By Gretchen Kurtz
By Mark Antonation
By Cafe Society
By Kristin Pazulski
By Chris Utterback
By Cafe Society
By Jamie Swinnerton
By Jamie Swinnerton
Hard-luck stories are like gold in this business. We -- reporters, not cooks (for a change) -- live on this stuff. I mean, who wants to read a story about some guy who went to a bank, got a loan, opened a restaurant and lived comfortably ever after? Bo-ring.
No, give me some calamitous tale of risks taken, fortunes made and fortunes lost any day. Something with a little meat on it. And if it comes ready-made with a neat and tidy Hollywood-style redemptive denouement? All the better.
So here's the tale of Steele Platt -- a local boy with an unlikely name made good, gone bad and made good again. Platt, a graduate of the University of Denver's hotel and restaurant program in the early '80s, could have been a poster boy for his alma mater, the kind of guy they put in recruiting pamphlets. After finishing off his degree, he spent some time waiting tables around town, bounced around the local haunts and in 1985 made his first stab at being a restaurateur by opening the Polynesian-themed Kailua's(named after the town in Hawaii where he grew up) in the old Tivoli brewery on the Auraria campus. After Kailua's came the Boiler Room, also in the Tivoli, which was famous for its college crowds and three-foot-tall, narrow beer glasses, called "yards" (a detail that'll be important later); a vintage diner across from the Boiler Room called Oinks; and the nightclub EFEX, downstairs in the Tivoli. There were other joints in other places, too -- other restaurants and bars with Platt's name on the dotted line -- and soon this guy was It with a capital I. He liked the nightlife; he liked to boogie, and he had visions of expanding outside Colorado, franchising the Boiler Room concept, taking over the world one college town at a time.
That was around 1988. Platt was a millionaire, a club owner, a restaurateur -- and not yet thirty.
A couple of years later, he was gone.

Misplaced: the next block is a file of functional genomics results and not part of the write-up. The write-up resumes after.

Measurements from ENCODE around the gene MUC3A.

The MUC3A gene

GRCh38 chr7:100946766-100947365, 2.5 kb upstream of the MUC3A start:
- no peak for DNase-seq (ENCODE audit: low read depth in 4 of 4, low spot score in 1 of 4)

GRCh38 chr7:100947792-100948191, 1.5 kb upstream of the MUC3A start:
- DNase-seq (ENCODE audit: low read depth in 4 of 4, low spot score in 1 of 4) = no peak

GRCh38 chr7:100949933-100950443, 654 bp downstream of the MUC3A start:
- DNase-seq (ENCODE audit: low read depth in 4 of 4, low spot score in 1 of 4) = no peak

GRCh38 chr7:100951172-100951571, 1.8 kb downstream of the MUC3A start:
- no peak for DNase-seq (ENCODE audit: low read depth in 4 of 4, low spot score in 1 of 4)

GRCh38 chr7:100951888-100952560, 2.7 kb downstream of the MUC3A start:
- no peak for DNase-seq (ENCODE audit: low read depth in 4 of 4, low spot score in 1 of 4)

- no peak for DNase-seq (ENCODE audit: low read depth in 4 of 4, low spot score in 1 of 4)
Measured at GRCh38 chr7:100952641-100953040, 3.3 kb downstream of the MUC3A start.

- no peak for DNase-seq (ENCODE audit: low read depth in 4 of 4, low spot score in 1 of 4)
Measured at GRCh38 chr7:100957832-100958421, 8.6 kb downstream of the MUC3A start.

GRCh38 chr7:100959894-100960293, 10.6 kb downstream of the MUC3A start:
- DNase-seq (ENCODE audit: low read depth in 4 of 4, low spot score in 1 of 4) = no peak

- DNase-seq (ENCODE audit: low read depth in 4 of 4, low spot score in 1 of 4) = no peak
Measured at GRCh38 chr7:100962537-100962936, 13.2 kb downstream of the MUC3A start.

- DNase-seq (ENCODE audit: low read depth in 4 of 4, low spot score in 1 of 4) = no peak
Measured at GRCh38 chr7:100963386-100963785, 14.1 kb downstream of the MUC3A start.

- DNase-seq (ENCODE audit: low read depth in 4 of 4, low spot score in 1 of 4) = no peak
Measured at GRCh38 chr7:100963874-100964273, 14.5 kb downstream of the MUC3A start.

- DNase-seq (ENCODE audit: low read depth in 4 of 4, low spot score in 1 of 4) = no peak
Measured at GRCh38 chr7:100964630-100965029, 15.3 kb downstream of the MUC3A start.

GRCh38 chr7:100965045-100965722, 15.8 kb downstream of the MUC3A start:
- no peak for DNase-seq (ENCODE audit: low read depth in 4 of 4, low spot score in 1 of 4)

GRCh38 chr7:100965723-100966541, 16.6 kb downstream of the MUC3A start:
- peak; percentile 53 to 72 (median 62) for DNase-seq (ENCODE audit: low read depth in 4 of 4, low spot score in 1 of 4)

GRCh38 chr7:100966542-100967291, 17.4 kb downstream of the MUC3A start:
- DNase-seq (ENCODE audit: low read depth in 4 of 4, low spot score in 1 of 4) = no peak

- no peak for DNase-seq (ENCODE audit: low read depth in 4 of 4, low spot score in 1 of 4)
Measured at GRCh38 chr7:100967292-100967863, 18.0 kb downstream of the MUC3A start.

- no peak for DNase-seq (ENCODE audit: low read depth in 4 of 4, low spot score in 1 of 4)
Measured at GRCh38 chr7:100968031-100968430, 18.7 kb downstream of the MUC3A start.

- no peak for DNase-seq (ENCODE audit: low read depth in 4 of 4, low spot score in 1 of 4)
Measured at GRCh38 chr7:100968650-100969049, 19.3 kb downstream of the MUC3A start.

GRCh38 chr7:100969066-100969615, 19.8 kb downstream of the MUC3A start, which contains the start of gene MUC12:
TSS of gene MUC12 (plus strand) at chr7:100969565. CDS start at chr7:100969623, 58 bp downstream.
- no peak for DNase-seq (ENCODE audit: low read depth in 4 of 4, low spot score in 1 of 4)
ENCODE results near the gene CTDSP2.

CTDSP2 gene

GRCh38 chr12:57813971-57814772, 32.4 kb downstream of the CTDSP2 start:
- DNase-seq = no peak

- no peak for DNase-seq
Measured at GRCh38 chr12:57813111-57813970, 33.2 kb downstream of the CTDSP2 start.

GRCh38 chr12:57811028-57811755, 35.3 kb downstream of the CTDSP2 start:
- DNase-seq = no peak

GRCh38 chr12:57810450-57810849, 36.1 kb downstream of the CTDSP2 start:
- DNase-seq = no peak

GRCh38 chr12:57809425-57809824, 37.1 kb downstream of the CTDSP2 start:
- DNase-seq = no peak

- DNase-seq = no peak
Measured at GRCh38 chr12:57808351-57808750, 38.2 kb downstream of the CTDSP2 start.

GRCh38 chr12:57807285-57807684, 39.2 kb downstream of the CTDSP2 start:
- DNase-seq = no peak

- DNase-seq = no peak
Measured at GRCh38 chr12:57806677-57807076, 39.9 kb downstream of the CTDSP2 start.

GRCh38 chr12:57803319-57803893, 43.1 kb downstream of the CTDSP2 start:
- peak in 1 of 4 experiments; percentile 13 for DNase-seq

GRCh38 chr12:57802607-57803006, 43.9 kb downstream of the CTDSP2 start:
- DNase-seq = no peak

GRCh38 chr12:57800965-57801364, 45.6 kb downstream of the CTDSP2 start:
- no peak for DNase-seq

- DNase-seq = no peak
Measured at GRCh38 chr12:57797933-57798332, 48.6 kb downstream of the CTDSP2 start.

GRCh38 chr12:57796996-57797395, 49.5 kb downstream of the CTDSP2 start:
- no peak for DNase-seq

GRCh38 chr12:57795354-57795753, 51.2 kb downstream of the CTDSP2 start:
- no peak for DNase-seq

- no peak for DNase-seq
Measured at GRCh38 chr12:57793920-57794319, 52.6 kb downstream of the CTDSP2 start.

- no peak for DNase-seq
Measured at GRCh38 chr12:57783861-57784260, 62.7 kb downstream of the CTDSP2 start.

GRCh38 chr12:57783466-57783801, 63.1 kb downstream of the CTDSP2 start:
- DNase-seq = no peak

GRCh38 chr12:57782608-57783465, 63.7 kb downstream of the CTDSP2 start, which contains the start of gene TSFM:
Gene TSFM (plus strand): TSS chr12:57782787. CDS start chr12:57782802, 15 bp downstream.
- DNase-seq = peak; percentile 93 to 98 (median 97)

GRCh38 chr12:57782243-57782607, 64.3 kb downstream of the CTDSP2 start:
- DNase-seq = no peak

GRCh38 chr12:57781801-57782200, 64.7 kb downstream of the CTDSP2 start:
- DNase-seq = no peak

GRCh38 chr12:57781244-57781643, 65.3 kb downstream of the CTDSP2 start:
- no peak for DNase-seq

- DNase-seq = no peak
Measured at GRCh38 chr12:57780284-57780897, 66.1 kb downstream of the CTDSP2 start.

The stories surrounding his rather abrupt exodus from Denver border on movie-of-the-week sensational. There were lawsuits filed by the group that had bought the Boiler Room from him -- a 200 percent profit deal that gave him the capital necessary to open EFEX. Then there were complaints from the people at Morton's of Chicago (another Tivoli resident at the time) about the noise from EFEX once it did open, and rumors of vendors stiffed and rents unpaid. By the time Platt landed in California in the early '90s, he'd sold or closed all of his properties in Denver and was looking for a new start. That's what people do in California: start over. And Platt started over from the bottom. He filed Chapter 7, tended bar and sold cars to pay the rent, and bided his time.
In 1995, Platt wandered into an abandoned restaurant on the Long Beach waterfront and thought maybe the time was right to try again. Not the kind of guy with small dreams, he had an idea for making the world's largest draft-beer system. He had a business plan sketched out on a stack of cocktail napkins and plans for expansion before he even had his first place open.
And wisely, this time he had a partner: Steve Reynolds, whom Platt had met in Denver when Reynolds was a liquor distributor working with Kailua's, then ran into again in Southern California. Together they attracted some investors, found themselves a property and in 1996 -- at the height of the microbrew craze -- opened their first Yard Housein Long Beach, using a "Son of Boiler Room" concept. Platt brought back the yard glasses, installed his draft-beer system and filled the place with good tunes -- but the menu was weak. By the end of their first year in business Platt and Reynolds knew they had a winning concept, but they were losing customers who weren't excited about the pub grub being banged out by the shoemakers in the kitchen. Now, a normal bar owner might have done something simple like yanking the jalapeño poppers off the board, adding truffles and frisée to every plate, or -- worse -- calling in the consultants. But Platt, true to form, aimed higher and hired Carlito Jocson, an award-winning Orange County chef and former biochemist, as executive chef, to upgrade the food at Yard House and oversee a new "American fusion" menu.
It worked. By the end of 2000, Platt and company had three restaurants in California and annual earnings topping $20 million.
By 2002, there were a half-dozen Yard Houses with a gross of $30 million.
And now, in 2003, with earnings projected at somewhere around the $50 million mark, Platt is back in Denver with a brand-spanking-new Yard House that opened early this month at Colorado Mills. It has 130 beers on tap (compared with 250 in Long Beach, but still requiring enough stainless-steel tubing running from the keg room, through the cooling machinery and out to the taps to build three cars), seating for almost 550 people and an extensive menu created by Jocson and executed locally by Jose Herdato, formerly of Papillonand Tommy Tsunami's.